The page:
In unemployment compensation cases, the credibility of witnesses, the weight to be given the testimony, and the reasonable inferences to be drawn therefrom are for the Board to determine. The findings of the Referee or Board, if supported by substantial evidence and in the absence of fraud are conclusive and are binding on this Court. Yasgur v. Unemployment Compensation Board of Review, 16 Pa. Commonwealth Ct. 33, 35, 328 A.2d 908, 910 (1974). Substantial evidence is relevant evidence that a reasonable mind might accept as adequate to support a conclusion. Balaschak v. Unemployment Compensation Board of Review, 39 Pa. Commonwealth Ct. 313, 316, 395 A.2d 638, 640 (1978). Each week of unemployment is subject to a separate claim the validity of which is determined by the conditions existing during that week. See Hunt v. Unemployment Compensation Board of Review, 8 Pa. Commonwealth Ct. 577 582 n. 1, 302 A.2d 866, 869 n. 1 (1973). In considering each of the three weeks for which Claimant applied for benefits, we find that the Referee's findings were supported by substantial evidence and that his conclusions were correct.
During the week ending July 16, Claimant did not report for work on July 11 or July 12 because she was on her honeymoon. She was scheduled to work on July 13, but she did not report. She did work on July 15, earning $11.70. She did not work on July 14, a Thursday, or July 16, a Saturday. Both were days she normally would have been scheduled to work had she not refused to do so because of her self-imposed time limitations.
During the week ending July 23, Claimant worked July 20 and July 22 earning $10.40 each day. Of the four remaining days that week, Tuesday, July 19 was
[ 45 Pa. Commw. Page 217]
the only one on which Claimant was available, by her standards, for work. During the week ending July 30, Claimant worked July 29 and earned $10.40. Again, she was available for work by her standards only two other days that week, July 26 and 27.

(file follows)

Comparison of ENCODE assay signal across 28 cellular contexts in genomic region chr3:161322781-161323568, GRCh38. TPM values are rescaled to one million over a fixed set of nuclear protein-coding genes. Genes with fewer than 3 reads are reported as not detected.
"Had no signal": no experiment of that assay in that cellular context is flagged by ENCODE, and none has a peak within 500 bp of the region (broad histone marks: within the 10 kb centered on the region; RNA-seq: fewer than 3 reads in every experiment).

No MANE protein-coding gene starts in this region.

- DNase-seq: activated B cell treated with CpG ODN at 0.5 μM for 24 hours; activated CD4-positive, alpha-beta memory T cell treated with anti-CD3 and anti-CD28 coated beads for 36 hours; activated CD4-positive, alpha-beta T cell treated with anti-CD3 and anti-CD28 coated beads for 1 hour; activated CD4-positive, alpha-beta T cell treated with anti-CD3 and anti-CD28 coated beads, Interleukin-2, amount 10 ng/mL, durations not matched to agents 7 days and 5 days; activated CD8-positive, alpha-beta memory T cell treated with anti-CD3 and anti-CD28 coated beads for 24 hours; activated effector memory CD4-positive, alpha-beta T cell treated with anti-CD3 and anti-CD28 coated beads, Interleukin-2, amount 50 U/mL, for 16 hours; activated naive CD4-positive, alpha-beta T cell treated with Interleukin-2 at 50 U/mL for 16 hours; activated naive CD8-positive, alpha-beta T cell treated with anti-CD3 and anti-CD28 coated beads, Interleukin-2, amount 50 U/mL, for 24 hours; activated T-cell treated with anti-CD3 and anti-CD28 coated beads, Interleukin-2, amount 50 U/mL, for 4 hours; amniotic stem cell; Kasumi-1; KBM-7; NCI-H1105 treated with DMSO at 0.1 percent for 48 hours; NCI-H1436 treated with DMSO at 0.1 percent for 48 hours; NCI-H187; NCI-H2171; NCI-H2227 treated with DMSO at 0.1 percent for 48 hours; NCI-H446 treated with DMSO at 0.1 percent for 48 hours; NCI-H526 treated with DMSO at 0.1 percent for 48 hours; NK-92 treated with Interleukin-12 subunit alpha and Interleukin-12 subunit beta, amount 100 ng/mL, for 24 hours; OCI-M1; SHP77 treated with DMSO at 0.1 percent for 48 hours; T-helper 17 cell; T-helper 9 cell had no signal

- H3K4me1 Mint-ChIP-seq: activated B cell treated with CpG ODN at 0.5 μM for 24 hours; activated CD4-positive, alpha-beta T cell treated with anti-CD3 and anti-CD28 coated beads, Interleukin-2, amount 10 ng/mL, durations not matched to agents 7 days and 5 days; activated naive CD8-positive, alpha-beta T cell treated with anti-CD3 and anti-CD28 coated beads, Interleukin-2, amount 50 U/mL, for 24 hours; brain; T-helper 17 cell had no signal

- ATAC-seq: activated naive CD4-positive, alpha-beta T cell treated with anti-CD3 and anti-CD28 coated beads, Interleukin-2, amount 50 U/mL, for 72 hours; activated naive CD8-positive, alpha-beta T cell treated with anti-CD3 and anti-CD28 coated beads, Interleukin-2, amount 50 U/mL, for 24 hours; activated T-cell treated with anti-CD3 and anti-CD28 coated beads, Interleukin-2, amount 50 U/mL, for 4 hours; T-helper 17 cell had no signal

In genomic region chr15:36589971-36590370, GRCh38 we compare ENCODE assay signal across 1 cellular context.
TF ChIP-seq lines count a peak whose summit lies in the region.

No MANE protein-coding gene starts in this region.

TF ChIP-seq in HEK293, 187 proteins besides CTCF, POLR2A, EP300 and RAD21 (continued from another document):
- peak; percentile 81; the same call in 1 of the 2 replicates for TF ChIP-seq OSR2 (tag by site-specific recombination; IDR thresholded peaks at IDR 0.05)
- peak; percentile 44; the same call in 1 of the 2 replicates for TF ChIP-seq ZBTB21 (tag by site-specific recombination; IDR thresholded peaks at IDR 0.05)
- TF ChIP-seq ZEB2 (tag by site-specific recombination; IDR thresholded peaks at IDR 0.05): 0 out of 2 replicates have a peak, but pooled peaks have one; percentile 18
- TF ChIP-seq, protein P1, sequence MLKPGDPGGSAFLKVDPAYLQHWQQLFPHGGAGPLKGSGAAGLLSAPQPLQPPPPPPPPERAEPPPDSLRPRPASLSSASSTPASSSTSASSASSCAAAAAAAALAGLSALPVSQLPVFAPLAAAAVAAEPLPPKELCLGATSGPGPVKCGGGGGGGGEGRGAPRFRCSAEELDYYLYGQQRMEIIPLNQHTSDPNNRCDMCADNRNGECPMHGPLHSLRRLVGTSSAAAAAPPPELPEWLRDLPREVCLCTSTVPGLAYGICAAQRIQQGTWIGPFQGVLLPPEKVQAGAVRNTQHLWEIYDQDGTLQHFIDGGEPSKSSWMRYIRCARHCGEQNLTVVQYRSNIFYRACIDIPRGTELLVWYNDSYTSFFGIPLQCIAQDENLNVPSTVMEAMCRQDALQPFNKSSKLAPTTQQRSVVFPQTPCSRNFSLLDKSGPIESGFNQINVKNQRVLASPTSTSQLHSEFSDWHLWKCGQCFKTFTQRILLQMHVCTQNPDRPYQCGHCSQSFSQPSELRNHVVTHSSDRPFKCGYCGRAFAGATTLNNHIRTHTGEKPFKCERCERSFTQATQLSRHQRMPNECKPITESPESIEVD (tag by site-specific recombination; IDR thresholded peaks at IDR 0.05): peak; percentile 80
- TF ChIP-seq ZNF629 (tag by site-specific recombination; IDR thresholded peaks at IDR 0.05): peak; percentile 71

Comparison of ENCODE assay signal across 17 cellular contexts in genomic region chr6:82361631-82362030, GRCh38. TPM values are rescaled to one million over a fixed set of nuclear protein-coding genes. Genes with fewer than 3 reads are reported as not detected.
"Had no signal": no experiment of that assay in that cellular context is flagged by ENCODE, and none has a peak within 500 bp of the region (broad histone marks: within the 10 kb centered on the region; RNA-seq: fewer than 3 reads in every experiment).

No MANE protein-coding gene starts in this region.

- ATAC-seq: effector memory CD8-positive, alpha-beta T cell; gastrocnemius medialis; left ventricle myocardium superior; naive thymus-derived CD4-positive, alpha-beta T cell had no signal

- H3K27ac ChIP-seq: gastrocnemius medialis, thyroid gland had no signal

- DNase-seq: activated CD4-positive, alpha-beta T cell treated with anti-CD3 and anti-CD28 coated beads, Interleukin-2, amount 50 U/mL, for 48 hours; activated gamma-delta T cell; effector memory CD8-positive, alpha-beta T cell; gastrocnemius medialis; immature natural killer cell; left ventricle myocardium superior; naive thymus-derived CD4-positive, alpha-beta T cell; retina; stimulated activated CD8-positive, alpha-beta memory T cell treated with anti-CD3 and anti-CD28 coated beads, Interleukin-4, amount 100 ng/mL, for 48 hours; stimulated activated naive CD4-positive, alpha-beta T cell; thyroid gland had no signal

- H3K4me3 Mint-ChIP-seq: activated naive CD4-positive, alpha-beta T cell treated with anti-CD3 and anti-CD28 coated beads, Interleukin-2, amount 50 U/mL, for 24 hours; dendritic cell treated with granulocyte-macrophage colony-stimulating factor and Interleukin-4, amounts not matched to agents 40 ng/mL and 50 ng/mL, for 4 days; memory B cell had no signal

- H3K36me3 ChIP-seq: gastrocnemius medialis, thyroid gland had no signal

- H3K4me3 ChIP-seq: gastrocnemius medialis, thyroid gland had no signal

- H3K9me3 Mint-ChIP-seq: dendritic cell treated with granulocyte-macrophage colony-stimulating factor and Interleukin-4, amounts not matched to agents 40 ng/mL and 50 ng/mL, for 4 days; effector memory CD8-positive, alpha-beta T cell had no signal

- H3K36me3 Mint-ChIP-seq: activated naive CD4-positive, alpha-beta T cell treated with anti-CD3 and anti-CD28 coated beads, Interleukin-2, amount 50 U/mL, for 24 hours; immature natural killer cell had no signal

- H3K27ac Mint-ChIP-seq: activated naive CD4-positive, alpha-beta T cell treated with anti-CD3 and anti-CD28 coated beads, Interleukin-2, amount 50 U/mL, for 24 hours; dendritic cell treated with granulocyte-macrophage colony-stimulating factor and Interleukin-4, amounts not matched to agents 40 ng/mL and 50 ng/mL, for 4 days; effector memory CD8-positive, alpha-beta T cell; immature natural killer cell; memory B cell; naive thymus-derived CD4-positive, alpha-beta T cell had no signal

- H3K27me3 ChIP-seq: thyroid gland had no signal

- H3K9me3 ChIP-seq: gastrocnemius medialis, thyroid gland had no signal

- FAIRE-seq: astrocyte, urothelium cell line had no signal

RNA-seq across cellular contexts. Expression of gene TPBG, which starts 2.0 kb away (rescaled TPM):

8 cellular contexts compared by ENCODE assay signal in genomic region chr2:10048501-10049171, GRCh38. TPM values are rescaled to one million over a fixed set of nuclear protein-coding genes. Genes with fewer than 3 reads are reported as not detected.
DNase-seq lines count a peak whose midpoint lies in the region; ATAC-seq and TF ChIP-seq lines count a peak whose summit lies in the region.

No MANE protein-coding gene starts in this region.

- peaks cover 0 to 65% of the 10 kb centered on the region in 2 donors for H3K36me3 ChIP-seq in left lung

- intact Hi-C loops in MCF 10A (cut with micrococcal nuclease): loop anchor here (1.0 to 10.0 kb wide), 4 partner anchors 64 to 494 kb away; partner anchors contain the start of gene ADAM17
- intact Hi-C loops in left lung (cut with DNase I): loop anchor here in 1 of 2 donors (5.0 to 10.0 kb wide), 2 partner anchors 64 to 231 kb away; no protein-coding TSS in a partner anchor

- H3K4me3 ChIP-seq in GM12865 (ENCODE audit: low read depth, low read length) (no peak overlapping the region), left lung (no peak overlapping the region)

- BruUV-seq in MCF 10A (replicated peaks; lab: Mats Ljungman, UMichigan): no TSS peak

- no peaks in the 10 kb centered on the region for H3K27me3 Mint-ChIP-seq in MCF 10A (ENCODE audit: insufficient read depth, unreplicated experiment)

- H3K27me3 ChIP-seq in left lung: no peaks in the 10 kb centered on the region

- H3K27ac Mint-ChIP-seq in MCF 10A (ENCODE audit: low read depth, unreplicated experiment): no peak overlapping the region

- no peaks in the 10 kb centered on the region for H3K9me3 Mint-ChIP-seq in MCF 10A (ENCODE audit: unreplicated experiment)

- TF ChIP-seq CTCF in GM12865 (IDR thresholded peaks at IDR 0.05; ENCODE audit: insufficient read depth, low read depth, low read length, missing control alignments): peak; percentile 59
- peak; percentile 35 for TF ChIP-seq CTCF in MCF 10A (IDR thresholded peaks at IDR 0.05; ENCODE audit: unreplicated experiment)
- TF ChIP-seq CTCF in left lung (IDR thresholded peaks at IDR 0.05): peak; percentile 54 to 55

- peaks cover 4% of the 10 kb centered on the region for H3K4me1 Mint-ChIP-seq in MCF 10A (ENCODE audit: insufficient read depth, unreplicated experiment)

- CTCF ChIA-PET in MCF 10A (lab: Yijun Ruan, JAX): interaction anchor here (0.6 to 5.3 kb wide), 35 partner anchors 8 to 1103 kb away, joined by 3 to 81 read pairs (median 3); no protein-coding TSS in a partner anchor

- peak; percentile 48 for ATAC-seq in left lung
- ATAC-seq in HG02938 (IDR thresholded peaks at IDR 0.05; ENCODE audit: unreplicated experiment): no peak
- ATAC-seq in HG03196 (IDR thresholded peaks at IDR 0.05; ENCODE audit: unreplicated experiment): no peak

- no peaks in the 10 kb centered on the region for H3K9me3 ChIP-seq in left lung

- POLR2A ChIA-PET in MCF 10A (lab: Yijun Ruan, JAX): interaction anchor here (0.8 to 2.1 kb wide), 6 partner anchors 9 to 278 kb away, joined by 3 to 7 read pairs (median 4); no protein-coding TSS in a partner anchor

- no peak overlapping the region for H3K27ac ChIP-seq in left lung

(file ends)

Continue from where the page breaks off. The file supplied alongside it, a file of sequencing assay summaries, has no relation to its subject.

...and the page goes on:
Claimant apparently believes that Employer was obligated to provide her with work during the hours she requested and that if work was not available she was entitled to unemployment benefits. Claimant is incorrect. Claimant voluntarily reduced her hours from 40 1/2 weekly to a lesser number. Although she used her physical condition due to her pregnancy as an excuse for doing so, her own doctor certified that she was under no work limitations as late as August 15, 1977. We find, then, that Claimant voluntarily reduced her hours without cause of a necessitous and compelling nature. See Section 402(b)(1) of the Law, 43 P.S. § 802(b)(1). Furthermore, Claimant was made aware of the fact that although Employer would try to give her work, Employer needed full-time employees for her position. It was Claimant's self-imposed limitations on her availability, especially her unwillingness to work evenings and Saturdays, and not lack of work from Employer, that caused her unemployment.*fn4 We hold, therefore, that Claimant voluntarily made herself unavailable for work with Employer and that the decision denying her benefits was correct.
[ 45 Pa. Commw. Page 218]
And Now, this 22nd day of August, 1979, the order of the Unemployment Compensation Board of Review, dated December 8, 1977, affirming the Referee's denial of unemployment compensation benefits to Donna G. Fenk, Petitioner, is affirmed.